Smoothie Time deserves our support

Smoothie Time is a local, Black-owned business. Photo by Samirra Demry

Students and locals have been raving on social media about a fairly new smoothie spot called Smoothie Time.

It’s been open for about a year but I just started hearing great things about it. I was curious about the hype so I decided to make a visit to see what it was like. It’s located in the Cross Creek Square plaza on Capital Circle southeast, just a bit north of the parkway.

What first got my attention was that it’s a local, Black-owned family business. The establishment is owned by husband and wife duo Erick and Abby Smith. Beyond the owners, the staff includes longtime friends of the couple and sometimes even their kids help out. They even go as far as naming some of their menu items after family members like Sarais Surprise” and Ma Dears Chicken Salad.

When I walked in, I was immediately greeted by both of the Smiths behind the counter. It was during a lunchtime rush and I appreciated being spoken to as soon as I entered. They were very personable and thats something you typically do not receive at franchise business like a Tropical Smoothie or Smoothie King.

The menu includes all-day breakfast, an assortment of classic sandwiches, and great ice-free smoothies. I ordered the Pink Panther smoothie and Classic BLT. Both were served promptly within 5-7 minutes during a lunchtime rush.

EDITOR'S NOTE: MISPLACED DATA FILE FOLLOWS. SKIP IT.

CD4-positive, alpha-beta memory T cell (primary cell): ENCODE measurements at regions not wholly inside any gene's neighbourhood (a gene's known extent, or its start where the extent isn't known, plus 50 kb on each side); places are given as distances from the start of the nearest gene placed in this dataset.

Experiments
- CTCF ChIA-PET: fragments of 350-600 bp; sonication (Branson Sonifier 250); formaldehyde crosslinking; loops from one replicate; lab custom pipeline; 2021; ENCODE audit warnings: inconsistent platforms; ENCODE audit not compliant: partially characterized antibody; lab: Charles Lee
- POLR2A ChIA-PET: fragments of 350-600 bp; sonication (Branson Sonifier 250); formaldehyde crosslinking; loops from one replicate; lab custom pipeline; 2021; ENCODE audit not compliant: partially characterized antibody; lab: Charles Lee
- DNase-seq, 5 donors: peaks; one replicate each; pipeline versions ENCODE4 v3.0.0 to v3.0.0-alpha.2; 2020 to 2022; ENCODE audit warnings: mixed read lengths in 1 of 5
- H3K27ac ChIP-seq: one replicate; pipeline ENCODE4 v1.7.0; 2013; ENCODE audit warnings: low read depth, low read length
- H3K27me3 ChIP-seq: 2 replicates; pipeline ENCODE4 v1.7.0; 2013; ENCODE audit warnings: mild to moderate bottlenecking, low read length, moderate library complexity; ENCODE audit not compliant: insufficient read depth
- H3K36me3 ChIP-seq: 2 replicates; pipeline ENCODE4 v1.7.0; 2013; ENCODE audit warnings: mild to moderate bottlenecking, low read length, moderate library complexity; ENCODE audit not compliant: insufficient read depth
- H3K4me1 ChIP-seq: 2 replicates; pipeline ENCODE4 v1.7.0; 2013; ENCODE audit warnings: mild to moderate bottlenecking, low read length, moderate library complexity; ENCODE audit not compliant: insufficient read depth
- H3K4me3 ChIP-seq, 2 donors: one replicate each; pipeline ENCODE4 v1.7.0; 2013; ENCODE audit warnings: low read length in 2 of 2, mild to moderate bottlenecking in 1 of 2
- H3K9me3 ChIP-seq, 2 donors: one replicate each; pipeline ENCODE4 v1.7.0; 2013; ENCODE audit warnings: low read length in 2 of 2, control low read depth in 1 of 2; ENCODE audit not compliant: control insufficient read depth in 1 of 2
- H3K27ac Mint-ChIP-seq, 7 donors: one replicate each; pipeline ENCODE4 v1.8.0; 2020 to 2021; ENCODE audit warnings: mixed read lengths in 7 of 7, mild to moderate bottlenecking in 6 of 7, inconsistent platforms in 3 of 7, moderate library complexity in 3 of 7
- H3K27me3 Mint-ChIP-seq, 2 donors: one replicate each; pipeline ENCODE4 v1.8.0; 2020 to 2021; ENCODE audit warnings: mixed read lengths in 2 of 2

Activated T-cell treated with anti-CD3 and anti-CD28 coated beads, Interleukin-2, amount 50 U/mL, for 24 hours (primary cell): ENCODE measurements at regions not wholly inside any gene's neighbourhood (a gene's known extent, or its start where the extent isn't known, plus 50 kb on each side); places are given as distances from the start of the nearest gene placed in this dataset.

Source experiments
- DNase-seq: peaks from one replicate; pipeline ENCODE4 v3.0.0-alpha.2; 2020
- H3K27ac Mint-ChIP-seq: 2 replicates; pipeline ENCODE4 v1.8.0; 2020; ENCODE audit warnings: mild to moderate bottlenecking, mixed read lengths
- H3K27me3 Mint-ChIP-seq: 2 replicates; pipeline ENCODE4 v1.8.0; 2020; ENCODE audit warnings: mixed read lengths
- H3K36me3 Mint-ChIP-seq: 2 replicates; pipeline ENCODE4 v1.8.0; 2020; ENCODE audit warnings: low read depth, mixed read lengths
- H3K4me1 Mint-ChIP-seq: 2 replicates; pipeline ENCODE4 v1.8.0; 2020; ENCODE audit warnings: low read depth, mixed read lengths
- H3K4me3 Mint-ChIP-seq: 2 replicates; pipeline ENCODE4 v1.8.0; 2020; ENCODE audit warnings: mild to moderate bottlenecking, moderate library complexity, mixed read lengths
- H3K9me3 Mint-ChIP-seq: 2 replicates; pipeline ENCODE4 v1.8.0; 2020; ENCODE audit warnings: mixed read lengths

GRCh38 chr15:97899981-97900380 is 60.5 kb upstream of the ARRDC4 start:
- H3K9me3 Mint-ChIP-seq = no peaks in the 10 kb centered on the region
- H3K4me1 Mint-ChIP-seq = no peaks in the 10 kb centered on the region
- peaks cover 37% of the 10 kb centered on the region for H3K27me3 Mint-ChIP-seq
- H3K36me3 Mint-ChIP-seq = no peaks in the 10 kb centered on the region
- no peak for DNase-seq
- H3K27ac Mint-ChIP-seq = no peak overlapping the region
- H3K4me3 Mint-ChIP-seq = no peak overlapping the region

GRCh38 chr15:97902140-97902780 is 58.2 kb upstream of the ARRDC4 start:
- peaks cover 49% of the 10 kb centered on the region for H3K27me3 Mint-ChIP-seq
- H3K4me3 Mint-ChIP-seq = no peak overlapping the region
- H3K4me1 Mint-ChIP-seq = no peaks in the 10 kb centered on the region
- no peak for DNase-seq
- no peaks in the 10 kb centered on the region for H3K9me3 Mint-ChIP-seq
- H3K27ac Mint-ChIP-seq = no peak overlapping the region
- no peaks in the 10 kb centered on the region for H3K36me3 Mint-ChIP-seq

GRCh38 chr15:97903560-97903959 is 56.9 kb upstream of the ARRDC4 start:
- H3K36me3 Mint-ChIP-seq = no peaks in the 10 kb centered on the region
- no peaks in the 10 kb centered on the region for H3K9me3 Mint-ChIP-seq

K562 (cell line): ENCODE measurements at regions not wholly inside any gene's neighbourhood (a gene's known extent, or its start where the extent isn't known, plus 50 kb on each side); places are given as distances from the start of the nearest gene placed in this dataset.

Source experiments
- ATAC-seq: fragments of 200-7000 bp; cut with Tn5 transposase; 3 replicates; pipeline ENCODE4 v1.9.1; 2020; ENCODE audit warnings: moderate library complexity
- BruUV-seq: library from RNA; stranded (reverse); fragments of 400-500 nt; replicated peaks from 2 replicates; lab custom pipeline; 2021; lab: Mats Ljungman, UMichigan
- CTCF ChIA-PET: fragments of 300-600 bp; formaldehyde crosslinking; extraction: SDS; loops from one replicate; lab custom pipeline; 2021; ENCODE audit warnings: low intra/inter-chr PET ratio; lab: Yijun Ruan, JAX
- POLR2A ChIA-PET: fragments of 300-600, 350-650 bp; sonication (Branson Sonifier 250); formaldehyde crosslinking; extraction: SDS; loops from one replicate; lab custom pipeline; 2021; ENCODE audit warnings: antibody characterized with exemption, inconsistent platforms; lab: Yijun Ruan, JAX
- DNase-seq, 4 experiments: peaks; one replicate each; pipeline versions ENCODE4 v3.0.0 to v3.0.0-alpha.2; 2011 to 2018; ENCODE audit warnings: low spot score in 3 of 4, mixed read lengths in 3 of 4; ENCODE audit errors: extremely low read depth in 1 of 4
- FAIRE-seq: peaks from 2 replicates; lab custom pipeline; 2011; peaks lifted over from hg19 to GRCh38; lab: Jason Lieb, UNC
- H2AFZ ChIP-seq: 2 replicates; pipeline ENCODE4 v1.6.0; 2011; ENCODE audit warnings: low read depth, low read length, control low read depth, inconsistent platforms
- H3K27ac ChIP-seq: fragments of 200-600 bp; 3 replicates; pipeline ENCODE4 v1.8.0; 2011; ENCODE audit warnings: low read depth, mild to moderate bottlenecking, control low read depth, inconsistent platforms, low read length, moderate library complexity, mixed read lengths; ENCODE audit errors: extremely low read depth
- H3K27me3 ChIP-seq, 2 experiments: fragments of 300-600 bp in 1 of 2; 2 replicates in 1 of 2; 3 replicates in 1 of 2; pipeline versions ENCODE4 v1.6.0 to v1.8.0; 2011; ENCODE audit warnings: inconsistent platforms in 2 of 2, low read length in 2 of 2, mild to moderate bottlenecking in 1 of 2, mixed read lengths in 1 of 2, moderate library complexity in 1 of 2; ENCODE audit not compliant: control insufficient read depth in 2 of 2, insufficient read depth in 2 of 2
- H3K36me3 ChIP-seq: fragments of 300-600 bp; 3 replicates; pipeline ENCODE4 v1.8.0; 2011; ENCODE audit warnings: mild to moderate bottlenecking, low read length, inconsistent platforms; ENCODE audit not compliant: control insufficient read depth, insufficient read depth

You can tell the Smith duo really cares about their customers with their daily lunch specials and happy hour. Unlike chain smoothie restaurants, there is no added sugar or sweeteners added to the smoothies. Not only is Smoothie Time a healthy food option, but also one that cares about your pockets.

Supporting small, local businesses like Smoothie Time should be the absolute norm. It is a great way to boost the local economy, fuel entrepreneurship and boost community well-being.

Typically, small businesses, especially black-owned ones, are run by real people and not board members and stakeholders. These people are closer to the communities they serve and put their focus and being the best they can be. Local businesses create job opportunities for those who may not be hired by larger corporations.

By supporting Smoothie Time, not only would you be supporting the local economy but circulating the black dollar as well. Black people are some of the top consumers in the country, yet the dollar only stays within the Black community for an average of six hours.

Spending money with local and Black-owned businesses should not be a trend but a way of life.

Smoothie Time will continue to thrive as a business as long as it has support from the community and the students in it.